With deformity of the extremity from fracture (eg, displacement of bones), surgical intervention of open reduction and internal fixation may be required. Thus, an orthopedic consultation may be warranted in such cases.
To date, the bisphosphonates are the most well-studied class of medications to prevent demineralization following spinal cord injury (SCI). These agents are potent inhibitors of osteoclastic bone resorption and have been found to have a positive effect in preventing spinal cord injury–induced osteoporosis. In a study by Gilchrist et al on patients with chronic SCI, alendronate 70 mg weekly was shown to prevent total body and hip bone loss at 1-year postinjury.  In addition, a 2-year course of daily alendronate (10 mg) prevented ongoing bone loss at the distal tibia following SCI. 
Parathyroid hormone (PTH) promotes new bone formation, leading to increased bone mineral density (BMD). Teriparatide is a biologic product containing a portion of human PTH, which primarily regulates calcium and phosphate metabolism in bones. Teriparatide is approved for patients at high risk of fracture due to primary osteoporosis, hypogonadal osteoporosis (men), or postmenopausal osteoporosis (women).
Animal research has suggested that coenzyme Q10 may be an effective treatment for SCI-induced osteoporosis, with a study by Zhang et al indicating that the agent had a variety of physiologic effects in spinal cord–injured rats that reduced the likelihood of bone loss. 
The effect of remobilization on spinal cord injury–induced osteoporosis has been fairly well studied. Weight-bearing exercises with standing frames and bikes, using forms of functional electrical stimulation (FES), have been shown to be effective when started within 6 weeks of injury. However, these same programs in the population with chronic spinal cord injury are ineffective in preventing osteoporosis or restoring bone mineral. [37, 38, 39, 40, 41, 42] (FES-induced lower extremity cycling has not been shown to increase bone density in the hip parameters of patients with chronic injury. [37, 38, 39, 42, 43] )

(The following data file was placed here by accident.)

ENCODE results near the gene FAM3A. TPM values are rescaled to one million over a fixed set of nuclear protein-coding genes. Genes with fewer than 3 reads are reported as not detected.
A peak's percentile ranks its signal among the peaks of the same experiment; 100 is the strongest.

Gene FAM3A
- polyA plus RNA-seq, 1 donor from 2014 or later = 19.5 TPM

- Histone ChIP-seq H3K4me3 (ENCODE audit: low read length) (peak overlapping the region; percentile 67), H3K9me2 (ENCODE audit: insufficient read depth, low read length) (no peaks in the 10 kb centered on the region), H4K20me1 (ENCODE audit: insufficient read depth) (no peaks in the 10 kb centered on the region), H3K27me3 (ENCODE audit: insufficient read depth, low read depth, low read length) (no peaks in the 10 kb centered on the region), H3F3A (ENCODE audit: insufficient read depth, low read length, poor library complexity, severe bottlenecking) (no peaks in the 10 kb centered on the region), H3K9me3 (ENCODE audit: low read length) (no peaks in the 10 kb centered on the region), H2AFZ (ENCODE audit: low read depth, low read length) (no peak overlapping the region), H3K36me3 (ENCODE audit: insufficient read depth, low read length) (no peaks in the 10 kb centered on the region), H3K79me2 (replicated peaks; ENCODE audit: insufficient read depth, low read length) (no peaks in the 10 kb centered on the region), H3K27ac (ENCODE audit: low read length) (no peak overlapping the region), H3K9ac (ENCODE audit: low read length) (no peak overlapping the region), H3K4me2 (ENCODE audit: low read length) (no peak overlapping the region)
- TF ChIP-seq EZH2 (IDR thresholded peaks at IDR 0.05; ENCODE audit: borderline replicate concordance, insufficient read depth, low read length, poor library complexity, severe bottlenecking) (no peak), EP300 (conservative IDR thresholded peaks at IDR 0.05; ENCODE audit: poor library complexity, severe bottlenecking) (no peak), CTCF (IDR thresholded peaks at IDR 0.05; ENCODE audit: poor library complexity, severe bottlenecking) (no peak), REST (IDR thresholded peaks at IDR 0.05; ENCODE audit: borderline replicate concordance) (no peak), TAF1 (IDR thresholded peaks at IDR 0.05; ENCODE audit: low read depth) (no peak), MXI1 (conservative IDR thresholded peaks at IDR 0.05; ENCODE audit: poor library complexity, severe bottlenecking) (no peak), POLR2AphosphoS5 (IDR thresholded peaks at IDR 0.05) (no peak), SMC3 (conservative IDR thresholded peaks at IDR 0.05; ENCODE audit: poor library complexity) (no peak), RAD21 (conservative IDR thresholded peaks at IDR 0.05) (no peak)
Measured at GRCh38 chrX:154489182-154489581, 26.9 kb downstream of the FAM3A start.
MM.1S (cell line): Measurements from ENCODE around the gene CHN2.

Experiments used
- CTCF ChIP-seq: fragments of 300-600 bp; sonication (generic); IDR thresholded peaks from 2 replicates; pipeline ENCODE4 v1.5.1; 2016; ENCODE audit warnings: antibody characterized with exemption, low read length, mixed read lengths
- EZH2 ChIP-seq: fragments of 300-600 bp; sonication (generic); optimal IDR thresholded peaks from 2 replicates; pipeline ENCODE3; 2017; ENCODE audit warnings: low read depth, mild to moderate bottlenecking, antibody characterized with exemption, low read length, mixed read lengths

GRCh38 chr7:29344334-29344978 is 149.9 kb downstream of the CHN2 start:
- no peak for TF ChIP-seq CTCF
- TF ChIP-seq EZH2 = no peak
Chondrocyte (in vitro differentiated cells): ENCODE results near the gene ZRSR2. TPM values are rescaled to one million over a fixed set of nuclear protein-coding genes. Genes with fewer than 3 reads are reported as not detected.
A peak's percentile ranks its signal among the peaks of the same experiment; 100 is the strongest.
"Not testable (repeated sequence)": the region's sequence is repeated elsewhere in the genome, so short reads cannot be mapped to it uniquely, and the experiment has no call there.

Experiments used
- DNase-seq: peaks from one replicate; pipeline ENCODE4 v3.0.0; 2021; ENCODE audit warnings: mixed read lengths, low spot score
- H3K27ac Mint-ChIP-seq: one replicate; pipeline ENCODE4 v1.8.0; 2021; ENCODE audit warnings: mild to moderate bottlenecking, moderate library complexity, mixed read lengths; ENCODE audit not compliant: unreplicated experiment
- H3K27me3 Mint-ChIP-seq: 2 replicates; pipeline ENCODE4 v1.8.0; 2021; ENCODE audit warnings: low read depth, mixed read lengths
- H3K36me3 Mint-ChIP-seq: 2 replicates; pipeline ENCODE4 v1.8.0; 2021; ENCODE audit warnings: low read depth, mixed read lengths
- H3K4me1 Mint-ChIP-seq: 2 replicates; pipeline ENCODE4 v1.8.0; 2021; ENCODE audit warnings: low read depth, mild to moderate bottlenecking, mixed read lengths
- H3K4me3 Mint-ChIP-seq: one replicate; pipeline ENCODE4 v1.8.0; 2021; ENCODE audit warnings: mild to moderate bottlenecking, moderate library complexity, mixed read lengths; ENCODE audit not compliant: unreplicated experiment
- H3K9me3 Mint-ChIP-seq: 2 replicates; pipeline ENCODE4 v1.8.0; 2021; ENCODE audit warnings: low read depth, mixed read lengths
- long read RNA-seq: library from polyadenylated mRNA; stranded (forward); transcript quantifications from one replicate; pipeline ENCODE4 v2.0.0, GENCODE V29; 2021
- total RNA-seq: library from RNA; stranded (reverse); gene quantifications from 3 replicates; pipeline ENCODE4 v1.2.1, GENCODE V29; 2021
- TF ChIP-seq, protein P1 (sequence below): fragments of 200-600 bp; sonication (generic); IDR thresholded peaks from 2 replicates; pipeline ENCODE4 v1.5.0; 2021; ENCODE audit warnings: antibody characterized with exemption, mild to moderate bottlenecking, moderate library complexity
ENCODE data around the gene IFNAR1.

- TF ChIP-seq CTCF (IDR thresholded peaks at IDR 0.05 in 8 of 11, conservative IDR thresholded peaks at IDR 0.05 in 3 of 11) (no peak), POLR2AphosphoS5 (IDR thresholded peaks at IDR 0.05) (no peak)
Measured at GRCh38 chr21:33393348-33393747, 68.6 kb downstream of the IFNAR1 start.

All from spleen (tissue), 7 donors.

The most measurable complication of osteoporosis following spinal cord injury (SCI) is pathologic fracture. The historical incidence of fractures in the population with spinal cord injury has been 1.45-6% while the prevalence of fractures is reported to be 25-46%; however, this historically low incidence may be deceptive, because most patients with such injury who sustain subsequent traumas and fractures are not treated in spinal cord injury centers.  In addition, these studies on fractures have come from inpatient charts.
The Model Spinal Cord Injury System produced figures on fracture rates based on time following injury, with incidences of 14% at 5 years, 28% at 10 years, and 39% at 15 years postinjury. These incidence rates were based on outpatient studies and have been confirmed.
The sites of fractures correspond to the sites of greatest osteoporosis, with fractures most commonly occurring in the supracondylar region and the tibia.  A bone mineral density (BMD) fracture threshold of 50% appears to exist for the knee, and this most likely is the BMD fracture threshold for most regions in the body. 
Fracture rates in the lower extremities are 10 times greater in patients with complete spinal cord injury than in patients with incomplete injuries. Paraplegic patients are at higher risk than are tetraplegic patients, due to the higher level of function that paraplegic individuals have with regard to mobility and participation in physical activities.
The inciting events that lead to fractures are frequently unknown or are associated with relatively minimal traumas. This is because less torque is needed to produce failures in bone in persons with spinal cord injury than in individuals who have not sustained such injury.
Patients with spinal cord injury (SCI) should be educated regarding appropriate nutritional intake of calcium and vitamin D, as well as the benefits of early mobilization. Transfer techniques and wheelchair sport safety are also important educational areas that can help to limit the amount of osteoporosis and prevent the fractures that may result.
Appropriate amounts of calcium intake and early mobilization are the main means of limiting mineral loss; however, there is no known way to completely prevent osteoporosis in this population.